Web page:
Walmart joins companies responding to GOP tax cuts (video)

BY JILL CUENI-COHEN / JANUARY 11, 2018 /

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In response to the GOP’s newly passed tax reform bill, Walmart announced on Friday that its U.S. workers will be getting a raise in their minimum hourly wage to $11, and some can expect to receive bonuses of up to $1,000.

The country’s largest private employer has been experiencing a hot streak during the past year, and now has more than 1 million U.S. hourly employees. Thanks to the tax cuts, the retail giant will reap a windfall from the U.S. corporate tax rate cut from 35% to 21%, and employees will benefit.

The move also comes amid a 17-year low for the U.S. unemployment rate, which has intensified competition for workers, noted a report in USA Today that was published on Friday.

“Today, we are building on investments we’ve been making in associates, in their wages and skills development,” Walmart CEO Doug McMillon said in a statement. “It’s our people who make the difference and we appreciate how they work hard to make every day easier for busy families.”

McMillon added that Trump’s corporate tax cut “gives us the opportunity to be more competitive globally and to accelerate plans for the U.S.”

Walmart is just one of several major corporations that has credited the tax cut with bolstering their businesses and passed part of the windfall on to their employees. For instance, AT&T and Comcast doled out one-time bonuses of $1,000 to non-management workers, while Wells Fargo and Fifth Third Bancorp boosted base hourly pay to $15.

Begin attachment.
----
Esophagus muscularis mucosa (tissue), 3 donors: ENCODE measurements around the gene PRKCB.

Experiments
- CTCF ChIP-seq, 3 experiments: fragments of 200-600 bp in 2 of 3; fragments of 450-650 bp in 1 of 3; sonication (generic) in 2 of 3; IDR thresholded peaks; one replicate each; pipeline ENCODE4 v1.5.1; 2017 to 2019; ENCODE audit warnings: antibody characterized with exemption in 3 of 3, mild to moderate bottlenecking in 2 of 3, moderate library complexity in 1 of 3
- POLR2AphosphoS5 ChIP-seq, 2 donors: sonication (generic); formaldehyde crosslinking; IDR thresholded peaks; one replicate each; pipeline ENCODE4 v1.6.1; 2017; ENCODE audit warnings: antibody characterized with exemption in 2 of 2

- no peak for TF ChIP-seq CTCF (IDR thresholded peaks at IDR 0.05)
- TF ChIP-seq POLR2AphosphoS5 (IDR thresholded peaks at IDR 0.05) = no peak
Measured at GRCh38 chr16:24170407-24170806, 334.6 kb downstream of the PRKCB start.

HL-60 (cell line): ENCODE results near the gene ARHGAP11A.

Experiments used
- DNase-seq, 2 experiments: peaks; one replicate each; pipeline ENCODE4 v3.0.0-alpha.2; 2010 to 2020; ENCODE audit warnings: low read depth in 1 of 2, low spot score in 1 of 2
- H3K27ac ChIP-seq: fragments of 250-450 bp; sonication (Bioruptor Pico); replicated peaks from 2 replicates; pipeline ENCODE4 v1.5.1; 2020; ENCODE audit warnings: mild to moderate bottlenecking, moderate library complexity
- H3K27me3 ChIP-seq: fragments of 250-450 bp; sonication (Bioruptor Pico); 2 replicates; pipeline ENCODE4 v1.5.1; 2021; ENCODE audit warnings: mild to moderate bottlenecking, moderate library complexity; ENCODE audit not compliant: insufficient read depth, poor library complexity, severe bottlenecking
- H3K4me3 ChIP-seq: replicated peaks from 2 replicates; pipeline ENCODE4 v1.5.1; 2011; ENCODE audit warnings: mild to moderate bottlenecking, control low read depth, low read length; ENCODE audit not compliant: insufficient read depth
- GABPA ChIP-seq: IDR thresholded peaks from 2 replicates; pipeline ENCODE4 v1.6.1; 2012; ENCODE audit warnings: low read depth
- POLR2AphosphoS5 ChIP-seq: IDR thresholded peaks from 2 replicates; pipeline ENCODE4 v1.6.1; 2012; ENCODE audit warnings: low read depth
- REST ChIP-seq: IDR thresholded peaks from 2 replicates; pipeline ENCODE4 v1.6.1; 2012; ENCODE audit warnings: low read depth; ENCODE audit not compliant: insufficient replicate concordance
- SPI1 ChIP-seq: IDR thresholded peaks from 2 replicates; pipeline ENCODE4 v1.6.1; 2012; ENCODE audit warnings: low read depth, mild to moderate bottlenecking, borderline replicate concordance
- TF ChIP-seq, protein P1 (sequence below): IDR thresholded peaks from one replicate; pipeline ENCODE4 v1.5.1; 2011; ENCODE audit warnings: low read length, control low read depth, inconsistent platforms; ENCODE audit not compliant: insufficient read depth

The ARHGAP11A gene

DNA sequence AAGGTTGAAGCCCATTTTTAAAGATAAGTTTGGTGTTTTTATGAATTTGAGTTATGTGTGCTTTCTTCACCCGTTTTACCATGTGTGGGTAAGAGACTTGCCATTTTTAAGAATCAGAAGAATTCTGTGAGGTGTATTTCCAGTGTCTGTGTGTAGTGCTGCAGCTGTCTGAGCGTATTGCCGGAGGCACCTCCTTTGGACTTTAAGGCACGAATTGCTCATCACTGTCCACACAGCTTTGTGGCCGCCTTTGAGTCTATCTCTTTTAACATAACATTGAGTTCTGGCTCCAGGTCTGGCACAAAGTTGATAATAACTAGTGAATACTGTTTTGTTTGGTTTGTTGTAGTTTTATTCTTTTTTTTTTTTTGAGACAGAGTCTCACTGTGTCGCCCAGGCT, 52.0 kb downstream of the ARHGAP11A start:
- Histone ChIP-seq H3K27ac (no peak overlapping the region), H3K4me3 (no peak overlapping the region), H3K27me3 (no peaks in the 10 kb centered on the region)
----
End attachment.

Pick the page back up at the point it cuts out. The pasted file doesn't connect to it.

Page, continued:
Critics of tax reform have said companies are dishing out bonuses for the sake of good publicity and to curry favor with the White House.

“Wal-Mart would have had to go to at least $11 in many markets in order to retain reliable employees,” commented University of Michigan business professor Erik Gordon in the USA Today story. “The tax cut made it easier for the company to swallow.”

However, he did note that the move indicates that “the corporate tax cut’s touted trickle-down effects that were met with skepticism by critics may be happening.”

Charles Fishman, author of The Wal-Mart Effect, pointed out that the company has “started to change the way they treat employees because they can’t take them for granted anymore.”

Walmart’s wage increase will take effect in February, according to the company, which noted that the one-time bonuses would total $400 million and will be based on length of service. Employees who have worked for at least 20 years will get the full $1,000, while most will receive up to a few hundred dollars.

The company will also shore up its paid maternity leave policy for full-time hourly workers to 10 weeks at full pay. New fathers and non-birthing mothers will enjoy up to six weeks at full pay for full-time hourly workers. Previously, the company didn’t offer any paid leave for them.

In addition, full-time hourly and salaried employees who are seeking to adopt children will get financial aid from the company.